The Taliban announced its new Cabinet on Tuesday, including UN-sanctioned and wanted men.
Afghanistan’s new acting interior minister, Sirajuddin Haqqani, appears on the FBI's most wanted list with a reward of $10 million for his capture.
So who is he and how did he rise to prominence in the group?
Who is Sirajuddin Haqqani?
Mr Haqqani is head of the Haqqani network, a militant group linked to the Taliban which was behind some of the deadliest attacks in Afghanistan’s 20-year war.
He has followed in the footsteps of his father, Jalaluddin Haqqani, who established the network in the 1980s and became a hero of the anti-Soviet resistance.
He took over the reins of the group in 2018 after the elder Haqqani's death, three years after becoming the Taliban's deputy leader.
Mr Haqqani and the network are based primarily in eastern Afghanistan, with critics claiming the group also has bases across the border in Pakistan.
The official is wanted by the FBI for questioning "in connection with the January 2008 attack on a hotel in Kabul … that killed six people, including an American citizen".
The FBI also claims he was behind several attacks on US forces stationed in Afghanistan.
“He is believed to have co-ordinated and participated in cross-border attacks against United States and coalition forces in Afghanistan. Haqqani also allegedly was involved in the planning of the assassination attempt on former Afghan president Hamid Karzai in 2008,” according to the FBI profile.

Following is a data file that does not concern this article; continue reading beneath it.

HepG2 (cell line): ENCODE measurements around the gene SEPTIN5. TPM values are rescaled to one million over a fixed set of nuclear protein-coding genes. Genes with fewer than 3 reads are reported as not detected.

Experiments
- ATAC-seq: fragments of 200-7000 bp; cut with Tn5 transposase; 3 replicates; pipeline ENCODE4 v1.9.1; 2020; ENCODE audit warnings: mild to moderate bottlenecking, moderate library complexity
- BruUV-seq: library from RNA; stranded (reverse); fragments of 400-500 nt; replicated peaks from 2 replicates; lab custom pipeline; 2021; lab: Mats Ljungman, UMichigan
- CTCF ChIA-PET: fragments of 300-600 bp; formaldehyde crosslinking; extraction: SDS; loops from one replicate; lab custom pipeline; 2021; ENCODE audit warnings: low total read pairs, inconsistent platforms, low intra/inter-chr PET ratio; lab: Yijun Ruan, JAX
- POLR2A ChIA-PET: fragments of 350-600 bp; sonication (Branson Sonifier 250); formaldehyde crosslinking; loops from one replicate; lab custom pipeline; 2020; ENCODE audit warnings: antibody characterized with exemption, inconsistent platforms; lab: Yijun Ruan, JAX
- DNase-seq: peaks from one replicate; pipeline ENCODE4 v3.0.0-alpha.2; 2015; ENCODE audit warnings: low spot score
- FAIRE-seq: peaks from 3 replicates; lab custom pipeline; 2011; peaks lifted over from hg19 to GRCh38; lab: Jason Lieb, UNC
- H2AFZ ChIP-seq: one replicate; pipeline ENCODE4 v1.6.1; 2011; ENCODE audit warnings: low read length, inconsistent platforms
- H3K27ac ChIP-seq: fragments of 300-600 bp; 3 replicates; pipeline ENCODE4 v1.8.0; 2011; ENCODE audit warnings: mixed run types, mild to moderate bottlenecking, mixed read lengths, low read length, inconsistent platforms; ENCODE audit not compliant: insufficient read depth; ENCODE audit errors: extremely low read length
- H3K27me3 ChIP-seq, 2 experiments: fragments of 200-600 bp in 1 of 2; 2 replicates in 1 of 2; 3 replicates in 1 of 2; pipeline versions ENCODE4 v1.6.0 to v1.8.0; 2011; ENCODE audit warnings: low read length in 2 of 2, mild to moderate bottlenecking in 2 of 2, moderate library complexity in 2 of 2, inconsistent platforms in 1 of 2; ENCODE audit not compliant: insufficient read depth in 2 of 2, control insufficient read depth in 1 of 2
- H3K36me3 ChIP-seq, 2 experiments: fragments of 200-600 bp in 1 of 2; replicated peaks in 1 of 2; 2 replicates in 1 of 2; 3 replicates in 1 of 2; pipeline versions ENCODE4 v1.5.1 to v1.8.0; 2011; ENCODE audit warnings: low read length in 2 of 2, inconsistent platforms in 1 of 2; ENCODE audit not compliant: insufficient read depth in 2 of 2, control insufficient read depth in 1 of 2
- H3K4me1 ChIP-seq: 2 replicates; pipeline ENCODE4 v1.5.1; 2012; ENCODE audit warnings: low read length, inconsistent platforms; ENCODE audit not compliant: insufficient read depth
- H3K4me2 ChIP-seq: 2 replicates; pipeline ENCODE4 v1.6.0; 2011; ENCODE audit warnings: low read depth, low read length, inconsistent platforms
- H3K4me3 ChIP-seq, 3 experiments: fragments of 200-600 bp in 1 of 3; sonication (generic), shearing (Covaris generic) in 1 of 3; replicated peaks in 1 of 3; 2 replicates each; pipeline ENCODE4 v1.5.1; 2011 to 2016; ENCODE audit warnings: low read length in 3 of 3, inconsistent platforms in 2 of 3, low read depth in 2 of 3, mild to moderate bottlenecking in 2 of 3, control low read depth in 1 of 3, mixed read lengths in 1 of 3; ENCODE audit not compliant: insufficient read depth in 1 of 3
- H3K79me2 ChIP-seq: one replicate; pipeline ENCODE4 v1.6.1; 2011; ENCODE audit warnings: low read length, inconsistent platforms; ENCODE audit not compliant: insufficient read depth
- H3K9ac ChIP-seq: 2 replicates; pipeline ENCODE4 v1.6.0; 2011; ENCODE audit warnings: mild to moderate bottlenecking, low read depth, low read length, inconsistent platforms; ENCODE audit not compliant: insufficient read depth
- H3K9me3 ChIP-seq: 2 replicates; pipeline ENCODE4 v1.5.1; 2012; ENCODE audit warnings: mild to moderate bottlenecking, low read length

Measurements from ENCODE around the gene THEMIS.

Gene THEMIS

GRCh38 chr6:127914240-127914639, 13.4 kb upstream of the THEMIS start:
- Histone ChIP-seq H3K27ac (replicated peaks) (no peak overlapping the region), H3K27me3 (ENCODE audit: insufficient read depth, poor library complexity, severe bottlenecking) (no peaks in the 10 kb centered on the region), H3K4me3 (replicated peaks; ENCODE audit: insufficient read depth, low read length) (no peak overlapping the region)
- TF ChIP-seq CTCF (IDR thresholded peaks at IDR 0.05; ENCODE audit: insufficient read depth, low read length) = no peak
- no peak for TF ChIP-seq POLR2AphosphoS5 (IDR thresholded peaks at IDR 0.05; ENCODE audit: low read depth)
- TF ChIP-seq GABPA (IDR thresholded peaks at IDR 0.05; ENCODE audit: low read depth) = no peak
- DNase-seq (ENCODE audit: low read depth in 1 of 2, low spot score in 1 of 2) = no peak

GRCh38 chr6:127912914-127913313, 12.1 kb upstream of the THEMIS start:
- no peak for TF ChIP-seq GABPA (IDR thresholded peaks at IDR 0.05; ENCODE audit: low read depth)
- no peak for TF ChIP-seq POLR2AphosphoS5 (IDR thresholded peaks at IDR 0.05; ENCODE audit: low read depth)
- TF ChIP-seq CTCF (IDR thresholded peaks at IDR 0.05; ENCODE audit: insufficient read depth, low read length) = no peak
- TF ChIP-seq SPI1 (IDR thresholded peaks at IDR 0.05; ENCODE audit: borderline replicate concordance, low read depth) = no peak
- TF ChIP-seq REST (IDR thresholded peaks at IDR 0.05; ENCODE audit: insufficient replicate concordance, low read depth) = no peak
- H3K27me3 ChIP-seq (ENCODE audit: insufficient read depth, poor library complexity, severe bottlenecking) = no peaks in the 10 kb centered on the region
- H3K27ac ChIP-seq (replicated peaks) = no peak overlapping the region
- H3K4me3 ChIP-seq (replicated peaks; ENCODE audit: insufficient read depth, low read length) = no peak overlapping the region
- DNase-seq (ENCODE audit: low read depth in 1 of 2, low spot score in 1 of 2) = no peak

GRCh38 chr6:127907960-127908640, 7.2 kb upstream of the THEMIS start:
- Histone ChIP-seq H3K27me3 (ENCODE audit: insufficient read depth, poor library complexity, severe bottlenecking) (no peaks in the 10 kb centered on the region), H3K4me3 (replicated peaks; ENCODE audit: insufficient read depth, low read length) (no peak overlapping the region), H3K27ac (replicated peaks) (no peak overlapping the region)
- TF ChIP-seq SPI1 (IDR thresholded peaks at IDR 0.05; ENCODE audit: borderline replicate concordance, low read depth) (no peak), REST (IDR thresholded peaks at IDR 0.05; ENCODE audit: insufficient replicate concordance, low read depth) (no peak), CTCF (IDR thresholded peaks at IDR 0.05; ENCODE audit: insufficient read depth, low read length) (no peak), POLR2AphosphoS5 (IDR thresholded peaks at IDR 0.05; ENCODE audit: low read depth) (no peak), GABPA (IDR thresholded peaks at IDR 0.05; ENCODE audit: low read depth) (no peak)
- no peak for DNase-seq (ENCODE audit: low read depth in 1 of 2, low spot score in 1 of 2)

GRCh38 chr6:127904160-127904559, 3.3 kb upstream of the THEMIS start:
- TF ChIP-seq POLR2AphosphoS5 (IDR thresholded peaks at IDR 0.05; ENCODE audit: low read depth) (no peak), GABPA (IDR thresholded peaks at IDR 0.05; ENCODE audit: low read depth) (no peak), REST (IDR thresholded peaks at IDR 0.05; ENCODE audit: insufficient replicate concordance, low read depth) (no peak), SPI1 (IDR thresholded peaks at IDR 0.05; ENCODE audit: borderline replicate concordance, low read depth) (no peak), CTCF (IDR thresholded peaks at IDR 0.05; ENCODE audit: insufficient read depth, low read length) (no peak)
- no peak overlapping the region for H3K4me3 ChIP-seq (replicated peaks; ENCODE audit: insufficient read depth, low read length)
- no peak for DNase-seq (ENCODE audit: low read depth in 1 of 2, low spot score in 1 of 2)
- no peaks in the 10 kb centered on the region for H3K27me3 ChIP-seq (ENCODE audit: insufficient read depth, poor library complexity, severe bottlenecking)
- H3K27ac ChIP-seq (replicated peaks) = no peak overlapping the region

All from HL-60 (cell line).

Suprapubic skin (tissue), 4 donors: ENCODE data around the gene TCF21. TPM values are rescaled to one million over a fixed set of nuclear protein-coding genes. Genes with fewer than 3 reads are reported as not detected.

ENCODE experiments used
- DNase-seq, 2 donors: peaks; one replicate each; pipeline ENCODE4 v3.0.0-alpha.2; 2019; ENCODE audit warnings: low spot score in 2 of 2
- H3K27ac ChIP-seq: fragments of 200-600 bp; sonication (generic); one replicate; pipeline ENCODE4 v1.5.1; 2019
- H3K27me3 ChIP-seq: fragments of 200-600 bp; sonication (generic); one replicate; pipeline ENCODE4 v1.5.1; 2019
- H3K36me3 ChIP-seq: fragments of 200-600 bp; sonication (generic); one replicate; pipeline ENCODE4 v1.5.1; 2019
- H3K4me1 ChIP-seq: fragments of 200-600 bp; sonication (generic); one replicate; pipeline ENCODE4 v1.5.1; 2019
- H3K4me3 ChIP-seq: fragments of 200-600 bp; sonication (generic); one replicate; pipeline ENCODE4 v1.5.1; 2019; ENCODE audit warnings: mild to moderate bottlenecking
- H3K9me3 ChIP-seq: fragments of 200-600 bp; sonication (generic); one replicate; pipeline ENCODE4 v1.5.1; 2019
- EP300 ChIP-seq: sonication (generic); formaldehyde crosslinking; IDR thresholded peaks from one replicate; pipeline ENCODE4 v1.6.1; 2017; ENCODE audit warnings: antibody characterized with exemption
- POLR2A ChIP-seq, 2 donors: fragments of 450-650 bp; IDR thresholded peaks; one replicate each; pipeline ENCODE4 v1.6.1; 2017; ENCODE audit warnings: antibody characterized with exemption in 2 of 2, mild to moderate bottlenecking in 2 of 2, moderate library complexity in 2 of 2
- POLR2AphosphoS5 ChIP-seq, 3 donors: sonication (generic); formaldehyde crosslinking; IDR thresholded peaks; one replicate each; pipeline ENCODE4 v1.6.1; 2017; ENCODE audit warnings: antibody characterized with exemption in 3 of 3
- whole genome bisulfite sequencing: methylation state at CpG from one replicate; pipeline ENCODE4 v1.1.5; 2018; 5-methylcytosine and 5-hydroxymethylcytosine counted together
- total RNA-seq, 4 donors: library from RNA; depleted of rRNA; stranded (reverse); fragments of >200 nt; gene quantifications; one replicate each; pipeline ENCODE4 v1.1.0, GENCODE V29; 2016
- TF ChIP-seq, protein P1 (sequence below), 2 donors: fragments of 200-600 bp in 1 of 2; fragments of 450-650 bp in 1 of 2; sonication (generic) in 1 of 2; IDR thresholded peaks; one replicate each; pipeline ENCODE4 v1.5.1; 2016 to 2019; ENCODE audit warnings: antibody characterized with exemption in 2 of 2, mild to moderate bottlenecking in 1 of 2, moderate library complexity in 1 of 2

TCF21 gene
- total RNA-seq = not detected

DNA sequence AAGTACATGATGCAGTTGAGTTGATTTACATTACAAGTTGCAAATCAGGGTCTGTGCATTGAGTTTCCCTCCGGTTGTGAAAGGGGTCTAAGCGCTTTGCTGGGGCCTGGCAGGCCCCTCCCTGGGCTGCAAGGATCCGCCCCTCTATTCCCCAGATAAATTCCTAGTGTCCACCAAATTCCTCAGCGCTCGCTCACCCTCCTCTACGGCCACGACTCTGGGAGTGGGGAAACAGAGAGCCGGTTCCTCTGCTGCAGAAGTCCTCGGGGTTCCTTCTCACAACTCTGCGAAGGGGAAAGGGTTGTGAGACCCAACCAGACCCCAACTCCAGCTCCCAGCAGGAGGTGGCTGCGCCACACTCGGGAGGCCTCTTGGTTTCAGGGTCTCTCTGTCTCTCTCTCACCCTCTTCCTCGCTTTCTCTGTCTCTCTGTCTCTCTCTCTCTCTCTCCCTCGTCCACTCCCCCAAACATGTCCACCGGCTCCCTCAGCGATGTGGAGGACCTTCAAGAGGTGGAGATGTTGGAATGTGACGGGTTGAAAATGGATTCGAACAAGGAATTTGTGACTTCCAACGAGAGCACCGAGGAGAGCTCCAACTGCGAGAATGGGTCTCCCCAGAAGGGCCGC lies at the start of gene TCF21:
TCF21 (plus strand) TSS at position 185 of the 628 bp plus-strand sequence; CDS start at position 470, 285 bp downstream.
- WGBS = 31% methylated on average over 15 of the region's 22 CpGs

Mr Haqqani wrote an op-ed in The New York Times last year, outlining the Taliban's position on the US talks and the conflict in Afghanistan, albeit in diplomatic tones that belied the militant group's violent reputation.
What is the Haqqani network?
A UN monitor said the Haqqani network has significantly contributed to the Taliban's fighting ranks and constitutes the group's most "combat-ready forces".
In the 1980s, Sirajuddin Haqqani's father Jalaluddin was a valuable CIA asset as the US and its allies, such as Pakistan, funnelled arms and money to the mujahideen.
The network is considered semi-autonomous, while remaining within the Taliban fold.
The Haqqani network has been suspected of having ties with the Pakistani military establishment. US Admiral Mike Mullen described them as a "veritable arm" of Islamabad's intelligence in 2011.
Pakistan denies the allegation.
Other ministers in the government include Prime Minister Hassan Akhund, who is on the UN’s terrorist list.